I started by drilling some holes in the wooden floor of my interior, and then through the metal floor of the van. I had to ensure I positioned the heater somewhere that there would be space for the pipes to exit underneath. I fixed the heater to the wooden floor and poked the pipes and wiring out the bottom.

I made two mistakes here:

  1. I should have cut the wood away completely and mounted the heater to the metal floor. This would have allowed me to create an airtight seal between the floor and the metal fixing plate with some exhaust cement.
  2. I should have used exhaust cement on the exhaust and air intake pipes, as well as the pipe clamp.

I installed the muffler and made a simple bracket to try to get the exhaust to exit out the side of the van. This worked really well. I also secured the air intake and filter (black piping) and the fuel pump.

The pump makes a ‘ticking’ noise which can be quite loud when attached directly to the metal shell of the van, so I wrapped it in some neoprene foam and aluminium tape to try to quiet it down. You can still hear the pump if you listen for it, but it’s quiet enough that you don’t notice it, even when sleeping in a silent campground.

I ran the fuel line up over the drive shaft to reach the fuel tank, and secured it with zip ties. I took the van to my friends at Delica Garage Queensland to connect the pump to the Delica’s diesel tank. This would let me run the heater without having to carry a separate tank of fuel.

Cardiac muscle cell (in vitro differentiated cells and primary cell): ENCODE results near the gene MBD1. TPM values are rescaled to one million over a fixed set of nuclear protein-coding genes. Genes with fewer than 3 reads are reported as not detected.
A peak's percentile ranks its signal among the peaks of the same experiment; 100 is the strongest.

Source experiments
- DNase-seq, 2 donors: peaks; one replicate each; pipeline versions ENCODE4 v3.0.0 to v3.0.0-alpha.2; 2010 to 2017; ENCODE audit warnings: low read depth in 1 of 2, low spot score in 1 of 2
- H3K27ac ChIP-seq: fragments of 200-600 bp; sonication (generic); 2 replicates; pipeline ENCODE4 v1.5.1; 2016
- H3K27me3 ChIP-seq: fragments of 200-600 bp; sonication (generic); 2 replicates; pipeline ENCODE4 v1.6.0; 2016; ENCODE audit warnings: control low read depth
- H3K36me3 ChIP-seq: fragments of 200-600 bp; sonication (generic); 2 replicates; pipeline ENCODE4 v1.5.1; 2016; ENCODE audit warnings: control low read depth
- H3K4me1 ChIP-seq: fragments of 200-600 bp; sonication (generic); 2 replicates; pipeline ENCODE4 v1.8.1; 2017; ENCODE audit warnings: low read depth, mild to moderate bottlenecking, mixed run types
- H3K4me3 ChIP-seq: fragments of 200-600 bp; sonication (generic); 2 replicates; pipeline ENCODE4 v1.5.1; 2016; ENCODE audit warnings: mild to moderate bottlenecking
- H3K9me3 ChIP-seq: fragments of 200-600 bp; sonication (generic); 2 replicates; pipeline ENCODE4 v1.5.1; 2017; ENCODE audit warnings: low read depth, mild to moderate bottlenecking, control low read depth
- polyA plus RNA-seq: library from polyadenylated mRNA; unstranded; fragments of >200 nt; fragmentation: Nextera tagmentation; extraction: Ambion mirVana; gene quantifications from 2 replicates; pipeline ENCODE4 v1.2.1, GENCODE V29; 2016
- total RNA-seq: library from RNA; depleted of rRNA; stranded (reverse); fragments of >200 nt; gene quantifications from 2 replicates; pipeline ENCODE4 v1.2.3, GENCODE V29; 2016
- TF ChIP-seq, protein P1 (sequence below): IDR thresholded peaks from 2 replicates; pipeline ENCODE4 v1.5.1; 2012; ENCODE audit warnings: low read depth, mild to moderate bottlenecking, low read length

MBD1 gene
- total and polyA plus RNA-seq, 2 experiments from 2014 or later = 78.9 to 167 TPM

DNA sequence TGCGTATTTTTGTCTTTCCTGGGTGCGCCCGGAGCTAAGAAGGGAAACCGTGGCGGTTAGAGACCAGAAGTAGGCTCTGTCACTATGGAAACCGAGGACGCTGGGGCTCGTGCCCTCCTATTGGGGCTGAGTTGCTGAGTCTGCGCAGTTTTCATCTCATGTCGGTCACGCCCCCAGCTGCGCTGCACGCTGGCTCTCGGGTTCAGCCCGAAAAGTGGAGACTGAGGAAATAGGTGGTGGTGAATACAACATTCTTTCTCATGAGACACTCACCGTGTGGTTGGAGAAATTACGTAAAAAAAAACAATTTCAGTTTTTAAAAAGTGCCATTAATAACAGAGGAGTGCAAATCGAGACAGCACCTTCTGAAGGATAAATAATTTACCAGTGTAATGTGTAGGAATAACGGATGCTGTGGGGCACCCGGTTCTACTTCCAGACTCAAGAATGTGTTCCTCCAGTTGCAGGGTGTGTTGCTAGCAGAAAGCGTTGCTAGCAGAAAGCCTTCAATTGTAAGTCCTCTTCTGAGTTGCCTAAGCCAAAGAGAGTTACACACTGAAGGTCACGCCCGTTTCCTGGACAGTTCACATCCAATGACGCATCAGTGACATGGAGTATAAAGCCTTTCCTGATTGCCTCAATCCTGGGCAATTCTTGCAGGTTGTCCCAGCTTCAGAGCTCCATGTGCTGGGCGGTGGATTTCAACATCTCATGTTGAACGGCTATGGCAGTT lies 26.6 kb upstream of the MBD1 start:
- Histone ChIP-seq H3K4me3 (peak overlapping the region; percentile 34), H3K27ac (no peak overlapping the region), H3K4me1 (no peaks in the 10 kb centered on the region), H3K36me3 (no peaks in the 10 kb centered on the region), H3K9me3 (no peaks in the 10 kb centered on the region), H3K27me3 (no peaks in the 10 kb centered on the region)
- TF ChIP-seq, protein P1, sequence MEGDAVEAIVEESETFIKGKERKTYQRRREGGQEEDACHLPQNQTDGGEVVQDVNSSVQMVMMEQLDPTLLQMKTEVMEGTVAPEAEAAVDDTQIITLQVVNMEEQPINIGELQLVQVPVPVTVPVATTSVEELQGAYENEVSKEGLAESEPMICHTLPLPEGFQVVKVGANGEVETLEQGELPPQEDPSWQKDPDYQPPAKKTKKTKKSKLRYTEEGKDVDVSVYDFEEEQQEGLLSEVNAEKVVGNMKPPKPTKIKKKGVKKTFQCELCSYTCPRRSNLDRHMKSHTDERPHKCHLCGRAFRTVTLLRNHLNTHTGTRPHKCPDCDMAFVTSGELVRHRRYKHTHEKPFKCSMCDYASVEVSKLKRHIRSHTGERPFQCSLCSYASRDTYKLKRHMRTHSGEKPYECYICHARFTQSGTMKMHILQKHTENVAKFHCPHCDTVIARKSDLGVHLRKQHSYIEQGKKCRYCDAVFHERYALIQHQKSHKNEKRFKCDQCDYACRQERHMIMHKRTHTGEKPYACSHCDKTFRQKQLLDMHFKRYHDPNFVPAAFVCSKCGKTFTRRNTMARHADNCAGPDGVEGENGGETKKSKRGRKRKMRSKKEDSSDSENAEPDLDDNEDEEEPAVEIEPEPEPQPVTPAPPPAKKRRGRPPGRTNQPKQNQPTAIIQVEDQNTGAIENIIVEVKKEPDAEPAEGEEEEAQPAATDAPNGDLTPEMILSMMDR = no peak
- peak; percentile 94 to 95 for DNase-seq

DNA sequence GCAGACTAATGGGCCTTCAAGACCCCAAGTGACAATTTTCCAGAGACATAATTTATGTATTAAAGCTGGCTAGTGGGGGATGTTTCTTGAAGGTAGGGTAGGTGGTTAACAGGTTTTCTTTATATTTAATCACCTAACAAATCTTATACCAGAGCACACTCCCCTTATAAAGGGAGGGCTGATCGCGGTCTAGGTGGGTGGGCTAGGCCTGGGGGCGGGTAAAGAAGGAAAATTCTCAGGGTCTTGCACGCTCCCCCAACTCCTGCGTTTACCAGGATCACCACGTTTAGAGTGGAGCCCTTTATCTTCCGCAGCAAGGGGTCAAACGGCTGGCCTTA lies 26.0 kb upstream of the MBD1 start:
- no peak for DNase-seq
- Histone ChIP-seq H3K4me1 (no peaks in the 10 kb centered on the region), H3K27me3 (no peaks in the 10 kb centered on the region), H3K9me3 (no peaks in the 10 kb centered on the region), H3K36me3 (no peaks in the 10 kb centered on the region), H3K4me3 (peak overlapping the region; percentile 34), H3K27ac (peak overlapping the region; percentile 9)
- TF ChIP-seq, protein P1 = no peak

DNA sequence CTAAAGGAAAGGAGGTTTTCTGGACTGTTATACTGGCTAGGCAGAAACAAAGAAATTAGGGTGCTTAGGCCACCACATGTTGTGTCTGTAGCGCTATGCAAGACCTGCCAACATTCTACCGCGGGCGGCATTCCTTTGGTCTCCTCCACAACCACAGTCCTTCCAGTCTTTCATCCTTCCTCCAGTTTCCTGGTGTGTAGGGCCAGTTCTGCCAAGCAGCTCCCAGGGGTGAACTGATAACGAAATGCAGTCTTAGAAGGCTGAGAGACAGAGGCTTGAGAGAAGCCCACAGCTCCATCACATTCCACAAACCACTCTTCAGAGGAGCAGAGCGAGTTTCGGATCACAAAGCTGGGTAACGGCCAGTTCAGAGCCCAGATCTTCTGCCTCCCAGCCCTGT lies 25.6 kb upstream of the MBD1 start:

As usual the guys were happy to help me out with my wild ideas!

I asked them to put in some silicone sealant around the exhaust to create an airtight seal. This was a mistake as the exhaust just gets way too hot, it melted off and we had to remove it and replace it with exhaust cement.

It was time for the test run … fire extinguisher at the ready!

It was a smokey start and I was a bit worried, but after about 15 minutes the smoke cleared and it came good. I think that I had over-primed the system as it’s difficult to see the diesel flowing through the fuel line.

I did some more testing over the next few days to ensure that it wouldn’t set anything on fire. I ran the system on full power for about an hour, as well as on low power and it worked well. I used my CO alarm with display to see if there was any gas leaking into the cabin, and there was none.

I have two CO alarms, each different brands, as well as a conventional smoke alarm.

Everything was looking good for my snow trip. The last thing I did before I left was to purchase a new controller. The chinese controller that is included in the kit is very basic.

The controller is called ‘Afterburner‘ and is made by Ray Jones. Ray has been reverse-engineering the diesel heaters and has built his own controller with arduino. It’s got a fantastic interface and some great features. I highly recommend buying one. You can also build your own if you want as the code is on github.

The ‘Afterburner’ is a real quality piece of kit. It comes with an instruction manual as well as a cable to help you transfer your old settings across to the new controller. The display is easy to read and displays all the important information at a glance. The case is made of nice quality plastic and the whole thing feels very premium.